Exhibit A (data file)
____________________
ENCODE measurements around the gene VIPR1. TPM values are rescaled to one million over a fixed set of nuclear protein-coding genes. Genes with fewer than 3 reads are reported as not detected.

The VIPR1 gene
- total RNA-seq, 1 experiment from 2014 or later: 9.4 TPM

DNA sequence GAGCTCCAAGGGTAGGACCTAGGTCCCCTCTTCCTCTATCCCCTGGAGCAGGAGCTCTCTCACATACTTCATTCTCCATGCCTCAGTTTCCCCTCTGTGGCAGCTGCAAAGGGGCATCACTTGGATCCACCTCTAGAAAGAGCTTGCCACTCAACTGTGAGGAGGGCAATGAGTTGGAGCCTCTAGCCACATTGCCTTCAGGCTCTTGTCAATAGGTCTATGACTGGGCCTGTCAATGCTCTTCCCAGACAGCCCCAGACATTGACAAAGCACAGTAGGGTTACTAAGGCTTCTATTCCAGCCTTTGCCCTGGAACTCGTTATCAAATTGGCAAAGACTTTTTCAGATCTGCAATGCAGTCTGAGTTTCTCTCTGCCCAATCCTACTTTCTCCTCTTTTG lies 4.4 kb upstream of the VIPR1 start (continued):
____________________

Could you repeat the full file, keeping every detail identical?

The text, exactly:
ENCODE measurements around the gene VIPR1. TPM values are rescaled to one million over a fixed set of nuclear protein-coding genes. Genes with fewer than 3 reads are reported as not detected.

The VIPR1 gene
- total RNA-seq, 1 experiment from 2014 or later: 9.4 TPM

DNA sequence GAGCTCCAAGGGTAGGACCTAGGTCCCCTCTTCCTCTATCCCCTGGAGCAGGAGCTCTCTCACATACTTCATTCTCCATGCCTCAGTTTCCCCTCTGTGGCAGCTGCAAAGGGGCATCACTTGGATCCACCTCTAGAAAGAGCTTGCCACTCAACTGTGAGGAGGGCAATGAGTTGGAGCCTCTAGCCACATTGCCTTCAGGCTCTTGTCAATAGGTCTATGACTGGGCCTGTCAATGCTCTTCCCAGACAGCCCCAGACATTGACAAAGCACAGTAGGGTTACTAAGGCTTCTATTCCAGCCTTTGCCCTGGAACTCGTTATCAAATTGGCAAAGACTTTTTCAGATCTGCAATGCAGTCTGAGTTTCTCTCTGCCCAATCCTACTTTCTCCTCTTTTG lies 4.4 kb upstream of the VIPR1 start (continued):